Monday Night Law addresses the need for affordable and accessible legal assistance in a clinic setting each week. During 30-minute appointments, clients and volunteer attorneys discuss problems in the areas of housing, employment, family/divorce, consumer, and personal bankruptcy, as well as small business. The volunteer attorneys do not take cases, but provide clinic-based advice. They distribute materials, explain procedures, and offer suggestions to help clients understand and find solutions to their legal problems. MNL volunteers make referrals, where appropriate, to the City Bar’s Legal Referral Service, City Bar Justice Center, or other legal services providers.

Volunteer attorneys must commit to attending the program one Monday evening per month from October 2011 through the end of August 2012, at the New York City Bar Association. Volunteers also must attend both training sessions, from 5:30 p.m. to 9:00 p.m., on Monday, Sept. 12, and Monday, Sept. 26, also at the City Bar. Attendees are eligible for continuing legal education for the live trainings, as well as pro bono CLE credits for their clinic work. Volunteers may take the training via CD audio recordings that will be available in late October, but the audio does not carry CLE credit.

No prior experience in the topics covered is necessary; however, volunteers must have been admitted to practice for a minimum of two years. For more information and an application to participate, please provide full contacts including an e-mail address that accepts attachments to

City Bar in the News
New York Law Journal, August 29, 2011

Staged Raise of 27% Is Endorsed for Judges
A special pay commission voted 4-3 on Friday to gradually raise the $136,700 salary of state Supreme Court justices to the $174,000 now earned by federal district judges.…The raise was considerably less than the substantial and immediate increase of between $192,000 to $220,000 that had been supported by court administrators, judges, bar groups and others. Under the proposal, there would be no raise at all in 2015. Judges and bar groups expressed disappointment at the size of the proposed raises, the first since Jan. 1, 1999, for the state’s 1,200 judges.…The New York City Bar and the New York County Lawyers’ Association also issued statements criticizing the size of the recommended raise.

Brooklyn Daily Eagle, August 26, 2011

Judicial Pay Raise
The Brooklyn Bar Association, along with the city and state bars, is calling the planned judicial pay raise inadequate.…The state’s Special Commission on Judicial Compensation voted Friday to increase the annual salaries of state Supreme Court justices from $136,700 to $160,000 in 2012, $167,000 in 2013 and $174,000 in 2014. Brooklyn Bar Association President Ethan Gerber called the pay raise “absurd,” saying that the salary increase is not near what the judges deserve…The city bar responded similarly on Friday with a statement. “While the New York City Bar Association appreciates that the judicial compensation commission approved the first increase in New York judicial salaries in 13 years, we are disappointed at the size of the increase,” city bar President Samuel Seymour said. “We believe a substantially greater salary increase is both justified and appropriate.”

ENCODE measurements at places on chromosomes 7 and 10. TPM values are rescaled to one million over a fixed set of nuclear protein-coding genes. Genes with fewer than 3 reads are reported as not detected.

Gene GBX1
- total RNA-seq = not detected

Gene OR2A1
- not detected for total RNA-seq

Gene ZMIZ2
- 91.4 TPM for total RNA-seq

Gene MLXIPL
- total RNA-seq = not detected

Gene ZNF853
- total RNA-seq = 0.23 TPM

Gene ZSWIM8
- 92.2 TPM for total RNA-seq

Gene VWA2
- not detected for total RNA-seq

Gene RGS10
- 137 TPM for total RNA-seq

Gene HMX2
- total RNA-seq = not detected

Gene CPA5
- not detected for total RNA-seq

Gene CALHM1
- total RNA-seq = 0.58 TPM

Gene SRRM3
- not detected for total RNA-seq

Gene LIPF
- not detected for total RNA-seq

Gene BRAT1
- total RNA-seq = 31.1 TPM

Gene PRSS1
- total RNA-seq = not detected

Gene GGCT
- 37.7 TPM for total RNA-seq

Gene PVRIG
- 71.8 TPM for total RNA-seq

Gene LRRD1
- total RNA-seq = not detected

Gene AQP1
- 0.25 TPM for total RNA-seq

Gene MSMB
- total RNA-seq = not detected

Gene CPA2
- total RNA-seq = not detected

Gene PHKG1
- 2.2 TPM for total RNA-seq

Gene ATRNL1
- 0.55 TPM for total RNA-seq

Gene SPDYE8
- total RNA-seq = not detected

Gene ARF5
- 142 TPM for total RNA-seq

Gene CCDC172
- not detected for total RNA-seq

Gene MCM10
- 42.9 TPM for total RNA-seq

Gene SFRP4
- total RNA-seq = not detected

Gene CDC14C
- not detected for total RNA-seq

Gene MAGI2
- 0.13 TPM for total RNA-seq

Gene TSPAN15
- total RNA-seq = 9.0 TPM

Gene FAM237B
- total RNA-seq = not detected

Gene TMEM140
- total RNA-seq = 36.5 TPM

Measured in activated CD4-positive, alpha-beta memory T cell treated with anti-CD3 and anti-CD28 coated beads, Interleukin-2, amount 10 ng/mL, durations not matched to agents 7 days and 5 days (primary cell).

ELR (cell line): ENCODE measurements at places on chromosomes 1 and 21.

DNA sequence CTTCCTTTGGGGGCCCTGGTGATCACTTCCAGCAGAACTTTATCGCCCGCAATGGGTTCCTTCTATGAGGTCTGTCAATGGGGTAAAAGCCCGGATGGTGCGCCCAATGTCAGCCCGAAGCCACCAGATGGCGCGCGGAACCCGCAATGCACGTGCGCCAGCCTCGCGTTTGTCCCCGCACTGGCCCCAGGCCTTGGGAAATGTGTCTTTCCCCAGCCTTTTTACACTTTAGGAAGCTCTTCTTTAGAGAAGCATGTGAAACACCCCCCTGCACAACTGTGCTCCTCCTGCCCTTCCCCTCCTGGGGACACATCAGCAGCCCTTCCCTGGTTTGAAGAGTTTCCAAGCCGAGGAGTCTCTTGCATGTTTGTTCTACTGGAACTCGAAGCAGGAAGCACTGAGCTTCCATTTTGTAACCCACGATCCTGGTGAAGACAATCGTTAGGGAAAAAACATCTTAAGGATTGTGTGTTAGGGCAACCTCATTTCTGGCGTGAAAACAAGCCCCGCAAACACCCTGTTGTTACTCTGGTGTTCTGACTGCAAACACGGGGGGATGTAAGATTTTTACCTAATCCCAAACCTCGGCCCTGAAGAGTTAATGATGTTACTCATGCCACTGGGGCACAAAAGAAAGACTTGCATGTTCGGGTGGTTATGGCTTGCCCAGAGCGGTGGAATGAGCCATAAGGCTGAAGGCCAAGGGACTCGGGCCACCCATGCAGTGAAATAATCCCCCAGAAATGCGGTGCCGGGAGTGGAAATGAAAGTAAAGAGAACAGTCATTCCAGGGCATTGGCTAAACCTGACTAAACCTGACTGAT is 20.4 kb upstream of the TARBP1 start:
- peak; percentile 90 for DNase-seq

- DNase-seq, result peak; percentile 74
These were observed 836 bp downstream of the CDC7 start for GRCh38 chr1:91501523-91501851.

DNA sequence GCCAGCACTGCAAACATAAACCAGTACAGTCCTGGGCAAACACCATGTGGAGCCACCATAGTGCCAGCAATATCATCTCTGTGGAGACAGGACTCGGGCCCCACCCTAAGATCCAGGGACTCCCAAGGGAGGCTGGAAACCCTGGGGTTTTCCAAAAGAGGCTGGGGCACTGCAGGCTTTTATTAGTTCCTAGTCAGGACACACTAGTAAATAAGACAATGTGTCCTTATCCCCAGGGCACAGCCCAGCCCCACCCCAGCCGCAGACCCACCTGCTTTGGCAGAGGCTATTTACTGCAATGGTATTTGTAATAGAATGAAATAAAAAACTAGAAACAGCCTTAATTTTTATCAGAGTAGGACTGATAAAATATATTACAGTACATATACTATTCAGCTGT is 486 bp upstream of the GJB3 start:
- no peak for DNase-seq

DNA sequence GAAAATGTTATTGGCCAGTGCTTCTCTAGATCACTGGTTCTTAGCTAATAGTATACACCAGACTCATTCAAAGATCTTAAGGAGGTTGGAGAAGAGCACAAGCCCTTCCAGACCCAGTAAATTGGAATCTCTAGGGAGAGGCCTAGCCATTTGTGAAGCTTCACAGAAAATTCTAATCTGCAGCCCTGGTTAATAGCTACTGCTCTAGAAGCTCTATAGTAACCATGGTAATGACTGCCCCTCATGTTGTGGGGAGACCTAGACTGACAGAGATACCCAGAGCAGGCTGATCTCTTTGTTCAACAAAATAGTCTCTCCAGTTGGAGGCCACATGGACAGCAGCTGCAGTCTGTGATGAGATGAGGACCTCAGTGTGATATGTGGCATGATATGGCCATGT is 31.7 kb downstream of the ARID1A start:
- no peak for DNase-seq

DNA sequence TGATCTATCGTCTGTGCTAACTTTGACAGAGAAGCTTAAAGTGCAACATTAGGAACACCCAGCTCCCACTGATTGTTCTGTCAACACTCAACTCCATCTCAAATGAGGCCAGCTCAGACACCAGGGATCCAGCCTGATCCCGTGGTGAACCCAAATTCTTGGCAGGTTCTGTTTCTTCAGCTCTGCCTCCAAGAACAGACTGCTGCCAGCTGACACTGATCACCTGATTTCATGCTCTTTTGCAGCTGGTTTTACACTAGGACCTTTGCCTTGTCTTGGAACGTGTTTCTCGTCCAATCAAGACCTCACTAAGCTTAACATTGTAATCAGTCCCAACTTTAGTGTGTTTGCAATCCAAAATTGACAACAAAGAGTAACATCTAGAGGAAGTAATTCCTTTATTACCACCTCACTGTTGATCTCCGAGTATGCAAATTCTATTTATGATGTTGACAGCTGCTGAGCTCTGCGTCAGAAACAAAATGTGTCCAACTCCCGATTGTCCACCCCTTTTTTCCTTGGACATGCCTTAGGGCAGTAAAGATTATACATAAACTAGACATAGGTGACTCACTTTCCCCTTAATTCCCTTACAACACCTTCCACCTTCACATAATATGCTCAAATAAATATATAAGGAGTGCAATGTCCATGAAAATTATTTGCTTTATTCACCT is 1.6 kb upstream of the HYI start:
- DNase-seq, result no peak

Huffington Post, August 19, 2011

10 Things You Probably Didn't Know About Redistricting
10. The reformers don’t necessarily win if the courts draw the lines. According to a March 2007 report from the New York City Bar Association, in 1992 and 2002, when New York’s redistricting plans were drawn by presumably nonpartisan State Supreme Court referees or Federal District Court special masters, the judiciary did not ignore the interests of political parties and incumbents. In fact, the courts tried to arrive at the type of bipartisan compromise the Legislature was unable to achieve through its own deliberations. As a result, the lines, even when drawn through a process that is presumably fair and honest, have been far from the politically neutral, nonpartisan ideal for which reformers are striving. That is because the laws as they are currently written facilitate and institutionalize gerrymandering, which is the chief reason why many good government groups believe that the redistricting process will ultimately have to be reformed through amending the State Constitution.

Thomson Reuters, August 19, 2011

Bar Association Approves Contenders for City Judgeships
The New York City Bar Association has given a thumbs-up to four contenders for judgeships in Brooklyn and Manhattan. The association’s Committee on the Judiciary approved Brooklyn Housing Court Judge Cheryl Gonzales and Sharen Hudson, who are vying for one of two seats in the Kings County civil court. It also approved Sabrina Kraus, a housing court judge in the Bronx, and Anthony Cannataro, a court attorney to Manhattan Supreme Court Justice Lottie Wilkins. Kraus and Cannataro are competing for a seat in the 3rd district of Manhattan. The judiciary committee, which evaluates candidates on qualities such as integrity, knowledge of the law and impartiality, gives two ratings, approved or not approved